If You Only Have Three Days in Vienna

If you only have 3 days in Vienna, you have to make it worthwhile. Few cities offer such a lively mix of history and culture. Vienna has become synonymous with music thanks to composers like Mozart, Strauß, and Haydn, and the influence of the House of Hapsburg can be seen in the Vienna’s incredible palaces, the Vienna State Opera, Spanish Riding School and plethora of Baroque architecture. Of course, Vienna’s famous coffeehouses & pastries make it worth a 3 day visit, at the very least!

Highlights
Heldenplatz 21/4, 1010 Wien, Austria
Rounding out your visit to Hofburg Palace is the last of the great expansions to the palace by the Habsurgs. The building was done in true neoclassical style, obviously to make the royal family appear as mighty as Greek gods. A statue of Archduke Charles II stands outside.
Friedrich-Schmidt-Platz 1, 1010 Wien, Austria
One of Vienna’s most notable structures is its stunning Rathaus, or City Hall. Designed by Friedrich von Schmidt between 1872 and 1883, the imposing Gothic structure is the seat of both the mayor and city council, and is also the backdrop for one of the most popular Christmas markets in the city.
Arsenal 1, 1030 Wien, Austria
History buffs definitely won’t want to miss out on the Museum of Military History, or Heeresgeschichtliches Museum. Focusing on Austria‘s military history from the 16th century up to 1945, exhibition halls are broken down into the Thirty Years’ War and the Ottoman Turks, the Napoleonic Wars, World War I, and World War II. Perhaps most notable is the display covering the Assassination of Archduke Franz Ferdinand in Sarajevo, which includes his uniform, the car in which he and his wife were riding, and the pistol used by Serbian Gavrilo Princip.
Opernring 2, 1010 Wien, Austria
Arguably one of Vienna’s most beautiful landmarks, the Opera is a cultural treasure. Not only has it hosted many outstanding works since its origin as the Wiener Hofoper in 1863, it’s associated with one of the world’s greatest philharmonics. The detailed interior, including marble staircase, serves as an elegant reminder of Vienna’s imperial history. Cheap (usually a few Euro), standing-room-only tickets are sold before each performance, which often brings out some of the most vocal audience members, for better or worse, depending on the performance.
1130 Vienna, Austria
Schönbrunn was the summer residence of the Habsburgs and one of Europe’s most stunning Baroque palaces. The family acquired the land in the 16th century and later built a palace, but it was completely rebuilt under Maria Theresa between 1744 and 1749. Emperor Franz Joseph was born and later ruled from here with his wife, the beloved Sissi. (Never mind that she was actually Bavarian.) Beautiful stucco work, frescoes, and lacquered panels adorn the interior in rooms like the Round Chinese Cabinet and Vieux-Lacque Room. In the Blue Chinese Salon, the last emperor, Karl I, signed his abdication in 1918, effectively ending more than 600 years of Habsburg rule.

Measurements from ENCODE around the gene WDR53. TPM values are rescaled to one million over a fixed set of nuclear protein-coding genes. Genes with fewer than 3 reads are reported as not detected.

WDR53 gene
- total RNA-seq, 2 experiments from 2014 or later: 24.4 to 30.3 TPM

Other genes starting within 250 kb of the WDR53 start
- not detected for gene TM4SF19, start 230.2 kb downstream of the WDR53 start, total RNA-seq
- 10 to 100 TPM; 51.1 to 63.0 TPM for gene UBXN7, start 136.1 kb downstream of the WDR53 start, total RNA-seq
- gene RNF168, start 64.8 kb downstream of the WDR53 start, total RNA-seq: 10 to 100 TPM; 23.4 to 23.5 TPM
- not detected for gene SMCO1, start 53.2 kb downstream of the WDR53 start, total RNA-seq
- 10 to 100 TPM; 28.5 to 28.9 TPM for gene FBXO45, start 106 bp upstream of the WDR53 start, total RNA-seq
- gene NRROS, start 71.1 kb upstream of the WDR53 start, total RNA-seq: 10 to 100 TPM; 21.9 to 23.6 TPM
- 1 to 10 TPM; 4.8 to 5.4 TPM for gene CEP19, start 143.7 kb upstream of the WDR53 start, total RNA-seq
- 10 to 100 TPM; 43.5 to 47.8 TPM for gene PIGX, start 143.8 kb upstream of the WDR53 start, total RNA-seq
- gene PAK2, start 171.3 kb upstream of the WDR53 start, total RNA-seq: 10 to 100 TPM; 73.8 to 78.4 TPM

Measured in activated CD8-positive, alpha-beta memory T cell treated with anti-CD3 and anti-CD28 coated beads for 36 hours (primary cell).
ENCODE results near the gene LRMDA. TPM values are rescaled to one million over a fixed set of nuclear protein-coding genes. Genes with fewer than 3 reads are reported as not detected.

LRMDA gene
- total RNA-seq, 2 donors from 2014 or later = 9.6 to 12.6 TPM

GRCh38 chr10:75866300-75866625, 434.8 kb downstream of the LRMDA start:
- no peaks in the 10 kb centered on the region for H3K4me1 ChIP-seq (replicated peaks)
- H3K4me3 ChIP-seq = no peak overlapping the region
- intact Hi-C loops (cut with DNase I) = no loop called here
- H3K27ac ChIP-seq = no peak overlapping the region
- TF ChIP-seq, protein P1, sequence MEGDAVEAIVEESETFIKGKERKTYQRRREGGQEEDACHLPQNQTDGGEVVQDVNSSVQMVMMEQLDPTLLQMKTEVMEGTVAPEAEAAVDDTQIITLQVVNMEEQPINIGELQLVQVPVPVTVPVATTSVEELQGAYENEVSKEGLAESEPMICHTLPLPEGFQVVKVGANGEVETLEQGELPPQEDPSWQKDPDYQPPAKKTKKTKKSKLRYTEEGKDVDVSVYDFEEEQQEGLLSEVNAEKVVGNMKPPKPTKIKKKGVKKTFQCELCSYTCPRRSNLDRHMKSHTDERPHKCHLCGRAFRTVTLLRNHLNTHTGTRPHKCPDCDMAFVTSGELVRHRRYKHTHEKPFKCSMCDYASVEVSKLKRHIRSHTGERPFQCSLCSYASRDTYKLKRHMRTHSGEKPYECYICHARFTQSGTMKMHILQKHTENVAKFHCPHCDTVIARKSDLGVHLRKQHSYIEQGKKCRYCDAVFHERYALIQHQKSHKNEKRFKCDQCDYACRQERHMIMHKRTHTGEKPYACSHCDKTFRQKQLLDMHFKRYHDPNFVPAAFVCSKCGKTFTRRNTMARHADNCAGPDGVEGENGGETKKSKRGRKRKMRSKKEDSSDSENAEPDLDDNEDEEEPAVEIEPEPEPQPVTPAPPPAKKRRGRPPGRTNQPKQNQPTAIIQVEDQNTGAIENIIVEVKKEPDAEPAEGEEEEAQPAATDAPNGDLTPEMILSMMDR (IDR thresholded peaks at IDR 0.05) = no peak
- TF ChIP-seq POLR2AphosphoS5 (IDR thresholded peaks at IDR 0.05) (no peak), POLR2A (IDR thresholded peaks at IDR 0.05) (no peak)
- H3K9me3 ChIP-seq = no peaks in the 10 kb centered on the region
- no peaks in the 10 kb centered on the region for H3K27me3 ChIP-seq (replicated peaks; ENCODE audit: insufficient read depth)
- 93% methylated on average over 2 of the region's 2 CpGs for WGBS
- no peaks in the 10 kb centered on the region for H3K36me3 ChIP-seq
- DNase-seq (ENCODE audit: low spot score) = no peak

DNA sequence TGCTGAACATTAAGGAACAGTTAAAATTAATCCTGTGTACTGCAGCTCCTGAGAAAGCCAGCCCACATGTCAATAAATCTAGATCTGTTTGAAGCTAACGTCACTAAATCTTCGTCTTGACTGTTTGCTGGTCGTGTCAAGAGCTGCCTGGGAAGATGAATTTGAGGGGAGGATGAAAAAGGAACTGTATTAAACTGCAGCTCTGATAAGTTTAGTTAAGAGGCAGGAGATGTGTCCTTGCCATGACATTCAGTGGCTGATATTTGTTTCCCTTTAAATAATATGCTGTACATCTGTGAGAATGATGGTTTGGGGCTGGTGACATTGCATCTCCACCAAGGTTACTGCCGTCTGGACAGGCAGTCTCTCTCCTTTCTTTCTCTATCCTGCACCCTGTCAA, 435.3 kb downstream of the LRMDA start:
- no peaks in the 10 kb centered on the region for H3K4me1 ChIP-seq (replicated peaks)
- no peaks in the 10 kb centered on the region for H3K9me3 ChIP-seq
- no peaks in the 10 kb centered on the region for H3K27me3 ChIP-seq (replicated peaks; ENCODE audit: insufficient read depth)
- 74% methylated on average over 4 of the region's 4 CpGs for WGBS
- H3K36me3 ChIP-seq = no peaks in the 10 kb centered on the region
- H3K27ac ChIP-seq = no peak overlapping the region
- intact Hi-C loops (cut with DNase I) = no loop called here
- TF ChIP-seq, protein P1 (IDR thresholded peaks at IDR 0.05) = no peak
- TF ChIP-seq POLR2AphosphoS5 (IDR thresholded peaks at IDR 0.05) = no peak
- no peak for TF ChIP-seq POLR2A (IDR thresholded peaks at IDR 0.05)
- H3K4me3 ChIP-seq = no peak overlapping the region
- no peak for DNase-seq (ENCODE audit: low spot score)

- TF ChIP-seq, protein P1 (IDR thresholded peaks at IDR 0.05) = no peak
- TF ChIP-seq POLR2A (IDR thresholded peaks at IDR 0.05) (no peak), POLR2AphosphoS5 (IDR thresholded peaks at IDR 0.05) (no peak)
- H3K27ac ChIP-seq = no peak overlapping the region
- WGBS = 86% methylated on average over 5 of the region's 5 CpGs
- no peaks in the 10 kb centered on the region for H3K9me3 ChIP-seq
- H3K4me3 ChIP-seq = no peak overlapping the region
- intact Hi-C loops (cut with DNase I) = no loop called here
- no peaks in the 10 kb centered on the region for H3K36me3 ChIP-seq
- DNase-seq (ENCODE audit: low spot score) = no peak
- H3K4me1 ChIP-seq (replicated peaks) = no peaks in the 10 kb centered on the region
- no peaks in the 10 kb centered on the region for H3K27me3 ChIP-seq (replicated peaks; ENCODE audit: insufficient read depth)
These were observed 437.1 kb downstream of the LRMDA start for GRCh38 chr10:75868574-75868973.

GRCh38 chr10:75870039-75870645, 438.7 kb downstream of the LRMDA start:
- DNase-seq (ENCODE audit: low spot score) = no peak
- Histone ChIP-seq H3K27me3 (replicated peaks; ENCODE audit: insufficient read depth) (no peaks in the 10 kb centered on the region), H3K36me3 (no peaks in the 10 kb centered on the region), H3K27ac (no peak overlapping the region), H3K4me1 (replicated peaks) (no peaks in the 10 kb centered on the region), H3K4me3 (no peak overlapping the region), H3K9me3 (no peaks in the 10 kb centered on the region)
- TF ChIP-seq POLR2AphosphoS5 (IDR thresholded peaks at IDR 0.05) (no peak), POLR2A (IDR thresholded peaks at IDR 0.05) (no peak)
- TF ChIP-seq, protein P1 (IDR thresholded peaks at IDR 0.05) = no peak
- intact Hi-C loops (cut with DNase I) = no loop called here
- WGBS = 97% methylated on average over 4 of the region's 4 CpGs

Prinz Eugen-Straße 27, 1030 Wien, Austria
While “Belvedere” might provoke an image of just a single palace, it’s actually a large complex with two Baroque palaces (Upper and Lower), Orangery, Stables and beautiful park space in the 3rd District. It was built as a summer residence for Prince Eugene of Savoy. While the gardens and architecture alone make it worth a visit, its grandiose interiors and art collections are not to be missed. The galleries of the Upper Belvedere highlight Austrian art from the Middle Ages to the present, providing insight into the country’s culture and history. This includes works by Gustav Klimt and Egon Schiele, as well as impressive sections on Biedermeier, Expressionism and Baroque art.
Michaelerkuppel, 1010 Wien, Austria
Up until the end of World War I in 1918, the Hofburg was the center of the Habsburg dynasty and the Austro-Hungarian Empire. The massive complex includes the Österreichische Nationalbibliothek (National Library), Schatzkammer (Imperial Treasury), and, the most recent addition, the Neue Burg, completed in 1913. A visit should include the Imperial Apartments, each lavishly decorated in Baroque and Rococo styles, and the Sisi Museum, covering the life of Austria’s beloved (and actually Bavarian) Empress. It is also the official seat of the president of Austria.
1060 Vienna, Austria
Street-food markets are all the rage the world over, and in Vienna you have the chance to visit one that’s been around for many centuries. Built literally over the channeled Vienna River, just beyond the Ringstrasse, the Naschmarkt is devoted to what its name happens to sound like in English: noshing. Whether you order a spicy wurst, browse the fish and cheese stalls, or purchase local products like pumpkin-seed oil and apple vinegar, the Naschmarkt is one of the city’s most enjoyable simple pleasures. In recent years, some gastronomic and ethnic food stalls have expanded into full restaurants. For decades, 400 dealers have set up their Saturday flea market next door, where shoppers hunt for bargains among books, record albums and CDs, and antiques.
Maria-Theresien-Platz, 1010 Wien, Austria
The Habsburgs were, generally speaking, lovers of art and many of the works of the Kunsthistorisches Museum come from their collections. While the grandiose interior alone may be reason enough to visit, the collections here are outstanding. The Egyptian and Near Eastern Collection, Collection of Greek and Roman Antiquities and Coin Library are just a few of the collections to get lost inside. The Picture Gallery includes works by Albrecht Dürer, Jan van Eyck, Pieter Brueghel the Elder and Peter Paul Rubens.
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